That's exactly what will happen. Imagine the encoder is at position five ( binary 0101 ). WHILE bit zero is true the code will continually add a '1' to degree. It'll never get to add the four, or even check bit position 2.

i was afraid of that
is there an example some where on how to continuously add up things? or monitor the state
i swear every time i want to do something the only examples of i find are of LED codes wishing you happy birthday or flashing the star spangle banner in green blue and red. lol

turbothis:
is there an example some where on how to continuously add up things?

First, before checking the encoder bits set your accumulator to zero - to wipe the previous reading. Even better would be to do this in a separate 'scratchpad' variable then transfer the scratchpad to the working variable once all the relevant bits have been collected. Most important, change all the while()s to if()s.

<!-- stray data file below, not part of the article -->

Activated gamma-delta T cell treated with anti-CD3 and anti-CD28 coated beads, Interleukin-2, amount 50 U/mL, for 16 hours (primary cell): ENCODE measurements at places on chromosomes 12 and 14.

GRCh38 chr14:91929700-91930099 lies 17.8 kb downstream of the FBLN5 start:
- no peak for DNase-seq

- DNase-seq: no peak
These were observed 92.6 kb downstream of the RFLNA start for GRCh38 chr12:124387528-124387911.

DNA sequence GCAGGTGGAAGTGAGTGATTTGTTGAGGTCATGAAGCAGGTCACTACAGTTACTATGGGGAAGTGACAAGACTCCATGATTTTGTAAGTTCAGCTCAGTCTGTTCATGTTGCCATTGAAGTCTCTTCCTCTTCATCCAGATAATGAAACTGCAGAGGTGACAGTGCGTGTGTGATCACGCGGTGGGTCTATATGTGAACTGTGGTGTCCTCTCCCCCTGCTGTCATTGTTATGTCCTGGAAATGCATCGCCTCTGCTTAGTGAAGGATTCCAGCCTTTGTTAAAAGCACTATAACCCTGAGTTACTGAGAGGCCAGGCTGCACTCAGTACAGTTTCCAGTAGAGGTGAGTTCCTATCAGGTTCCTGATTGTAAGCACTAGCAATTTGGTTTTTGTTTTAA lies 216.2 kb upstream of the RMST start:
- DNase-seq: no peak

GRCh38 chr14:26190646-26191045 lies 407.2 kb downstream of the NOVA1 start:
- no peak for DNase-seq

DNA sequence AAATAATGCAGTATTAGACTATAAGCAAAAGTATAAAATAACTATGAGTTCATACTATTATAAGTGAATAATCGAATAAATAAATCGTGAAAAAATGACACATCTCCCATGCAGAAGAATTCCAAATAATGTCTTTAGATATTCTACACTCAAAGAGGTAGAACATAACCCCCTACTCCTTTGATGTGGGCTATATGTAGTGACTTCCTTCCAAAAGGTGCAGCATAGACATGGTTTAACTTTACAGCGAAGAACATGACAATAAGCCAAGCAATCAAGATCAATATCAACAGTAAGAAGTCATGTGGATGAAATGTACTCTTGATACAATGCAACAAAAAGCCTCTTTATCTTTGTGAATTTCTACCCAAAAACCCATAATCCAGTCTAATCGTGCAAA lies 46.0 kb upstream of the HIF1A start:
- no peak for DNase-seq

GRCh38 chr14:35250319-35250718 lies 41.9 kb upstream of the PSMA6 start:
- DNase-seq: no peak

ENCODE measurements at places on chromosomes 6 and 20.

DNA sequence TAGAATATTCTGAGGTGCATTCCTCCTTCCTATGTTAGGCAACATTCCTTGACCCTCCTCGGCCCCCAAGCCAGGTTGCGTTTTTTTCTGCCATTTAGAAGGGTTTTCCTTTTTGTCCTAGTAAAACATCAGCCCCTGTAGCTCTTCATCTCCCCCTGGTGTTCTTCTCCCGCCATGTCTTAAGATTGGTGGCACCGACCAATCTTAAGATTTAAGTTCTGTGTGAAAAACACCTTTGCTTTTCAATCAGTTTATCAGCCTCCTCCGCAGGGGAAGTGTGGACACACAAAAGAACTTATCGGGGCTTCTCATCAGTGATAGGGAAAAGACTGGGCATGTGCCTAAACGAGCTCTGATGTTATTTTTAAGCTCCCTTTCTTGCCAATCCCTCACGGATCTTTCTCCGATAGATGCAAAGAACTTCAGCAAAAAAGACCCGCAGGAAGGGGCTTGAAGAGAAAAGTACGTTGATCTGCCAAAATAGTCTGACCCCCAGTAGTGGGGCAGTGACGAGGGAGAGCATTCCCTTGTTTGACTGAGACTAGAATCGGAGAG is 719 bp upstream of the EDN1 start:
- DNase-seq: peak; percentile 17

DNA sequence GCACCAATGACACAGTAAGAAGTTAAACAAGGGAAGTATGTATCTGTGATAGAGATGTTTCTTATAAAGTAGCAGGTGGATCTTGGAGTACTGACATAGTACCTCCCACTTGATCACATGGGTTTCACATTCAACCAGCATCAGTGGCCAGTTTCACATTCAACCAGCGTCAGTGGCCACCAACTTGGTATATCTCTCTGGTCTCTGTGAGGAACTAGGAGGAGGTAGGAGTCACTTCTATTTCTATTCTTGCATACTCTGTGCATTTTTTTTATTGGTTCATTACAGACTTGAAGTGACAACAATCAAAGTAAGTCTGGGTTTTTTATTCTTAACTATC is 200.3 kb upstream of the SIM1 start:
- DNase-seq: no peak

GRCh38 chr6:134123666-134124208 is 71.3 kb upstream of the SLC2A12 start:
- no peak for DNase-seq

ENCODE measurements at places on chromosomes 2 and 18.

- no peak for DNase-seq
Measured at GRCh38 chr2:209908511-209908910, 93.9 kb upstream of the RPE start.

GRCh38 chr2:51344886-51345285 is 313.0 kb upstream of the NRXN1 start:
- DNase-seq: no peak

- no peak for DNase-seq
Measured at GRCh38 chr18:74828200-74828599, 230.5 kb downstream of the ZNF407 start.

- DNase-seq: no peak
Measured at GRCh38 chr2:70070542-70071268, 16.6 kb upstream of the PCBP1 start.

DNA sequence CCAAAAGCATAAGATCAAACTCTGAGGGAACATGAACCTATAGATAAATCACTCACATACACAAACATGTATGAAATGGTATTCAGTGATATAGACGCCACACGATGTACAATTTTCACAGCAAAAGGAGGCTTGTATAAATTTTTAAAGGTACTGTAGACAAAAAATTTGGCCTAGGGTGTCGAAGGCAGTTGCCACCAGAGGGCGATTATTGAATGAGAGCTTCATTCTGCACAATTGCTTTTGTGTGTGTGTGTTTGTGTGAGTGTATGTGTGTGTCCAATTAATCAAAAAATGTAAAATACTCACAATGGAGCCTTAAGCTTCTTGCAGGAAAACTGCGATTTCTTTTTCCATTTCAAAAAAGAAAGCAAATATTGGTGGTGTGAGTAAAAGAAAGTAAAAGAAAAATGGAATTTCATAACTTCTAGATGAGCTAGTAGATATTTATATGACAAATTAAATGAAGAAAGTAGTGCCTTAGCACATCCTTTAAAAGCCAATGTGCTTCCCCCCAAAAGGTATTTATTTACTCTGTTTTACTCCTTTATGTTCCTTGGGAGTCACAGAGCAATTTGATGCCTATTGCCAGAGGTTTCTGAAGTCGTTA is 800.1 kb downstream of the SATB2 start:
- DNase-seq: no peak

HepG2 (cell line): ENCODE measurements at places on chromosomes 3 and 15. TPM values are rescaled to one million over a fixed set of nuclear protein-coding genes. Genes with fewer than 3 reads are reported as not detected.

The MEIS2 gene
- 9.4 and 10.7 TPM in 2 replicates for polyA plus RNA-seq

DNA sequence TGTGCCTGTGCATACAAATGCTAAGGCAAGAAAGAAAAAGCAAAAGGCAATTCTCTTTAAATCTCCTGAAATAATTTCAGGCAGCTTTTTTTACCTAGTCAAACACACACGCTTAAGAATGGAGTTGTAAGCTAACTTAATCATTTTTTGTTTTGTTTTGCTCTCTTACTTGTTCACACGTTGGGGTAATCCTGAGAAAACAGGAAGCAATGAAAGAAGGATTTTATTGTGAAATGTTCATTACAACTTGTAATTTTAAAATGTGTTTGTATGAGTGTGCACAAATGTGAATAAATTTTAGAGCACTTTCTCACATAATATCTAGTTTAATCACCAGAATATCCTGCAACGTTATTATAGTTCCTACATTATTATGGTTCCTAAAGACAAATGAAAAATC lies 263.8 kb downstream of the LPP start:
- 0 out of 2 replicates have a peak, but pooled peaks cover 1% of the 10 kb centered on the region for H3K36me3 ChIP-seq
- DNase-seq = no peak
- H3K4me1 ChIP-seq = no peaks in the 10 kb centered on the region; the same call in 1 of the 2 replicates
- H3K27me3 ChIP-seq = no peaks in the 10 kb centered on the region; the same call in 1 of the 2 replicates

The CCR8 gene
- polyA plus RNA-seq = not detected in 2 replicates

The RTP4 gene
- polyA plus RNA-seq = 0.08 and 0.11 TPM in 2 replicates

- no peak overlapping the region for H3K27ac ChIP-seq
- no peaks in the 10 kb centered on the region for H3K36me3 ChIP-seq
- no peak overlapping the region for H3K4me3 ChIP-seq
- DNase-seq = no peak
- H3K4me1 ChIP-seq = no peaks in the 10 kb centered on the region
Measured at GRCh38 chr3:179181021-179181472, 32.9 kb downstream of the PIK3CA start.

Try this untested code.
It uses INPUT_PULLUP so active is LOW. The delay() when degrees == 100 will make the reading less responsive. How fast is the encoder turning?

int red    = 31;
int black  = 33;
int brown  = 35;
int orange = 37;
int yellow = 39;
int green  = 41;
int blue   = 43;
int purple = 45;
int gray   = 47;
int white  = 49;

int degrees = 0;
int previousDegrees = 0;

void setup() {
  pinMode(red,    INPUT_PULLUP);
  pinMode(black,  INPUT_PULLUP);
  pinMode(brown,  INPUT_PULLUP);
  pinMode(orange, INPUT_PULLUP);
  pinMode(yellow, INPUT_PULLUP);
  pinMode(green,  INPUT_PULLUP);
  pinMode(blue,   INPUT_PULLUP);
  pinMode(purple, INPUT_PULLUP);
  pinMode(gray,   INPUT_PULLUP);
  pinMode(white,  INPUT_PULLUP);
  pinMode(LED_BUILTIN, OUTPUT);
  Serial.begin(115200);
}

void loop() {